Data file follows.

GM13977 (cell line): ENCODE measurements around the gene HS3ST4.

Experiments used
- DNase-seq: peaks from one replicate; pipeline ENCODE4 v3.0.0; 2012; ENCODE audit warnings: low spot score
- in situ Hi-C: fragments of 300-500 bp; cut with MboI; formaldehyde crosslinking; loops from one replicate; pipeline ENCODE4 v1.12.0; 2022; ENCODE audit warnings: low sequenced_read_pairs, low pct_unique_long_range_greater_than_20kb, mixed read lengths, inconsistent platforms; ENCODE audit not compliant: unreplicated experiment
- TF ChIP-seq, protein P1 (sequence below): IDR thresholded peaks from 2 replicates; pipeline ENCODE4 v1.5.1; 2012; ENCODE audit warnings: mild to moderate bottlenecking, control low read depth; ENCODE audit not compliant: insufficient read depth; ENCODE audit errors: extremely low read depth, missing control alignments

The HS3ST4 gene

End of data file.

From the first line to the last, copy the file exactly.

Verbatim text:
GM13977 (cell line): ENCODE measurements around the gene HS3ST4.

Experiments used
- DNase-seq: peaks from one replicate; pipeline ENCODE4 v3.0.0; 2012; ENCODE audit warnings: low spot score
- in situ Hi-C: fragments of 300-500 bp; cut with MboI; formaldehyde crosslinking; loops from one replicate; pipeline ENCODE4 v1.12.0; 2022; ENCODE audit warnings: low sequenced_read_pairs, low pct_unique_long_range_greater_than_20kb, mixed read lengths, inconsistent platforms; ENCODE audit not compliant: unreplicated experiment
- TF ChIP-seq, protein P1 (sequence below): IDR thresholded peaks from 2 replicates; pipeline ENCODE4 v1.5.1; 2012; ENCODE audit warnings: mild to moderate bottlenecking, control low read depth; ENCODE audit not compliant: insufficient read depth; ENCODE audit errors: extremely low read depth, missing control alignments

The HS3ST4 gene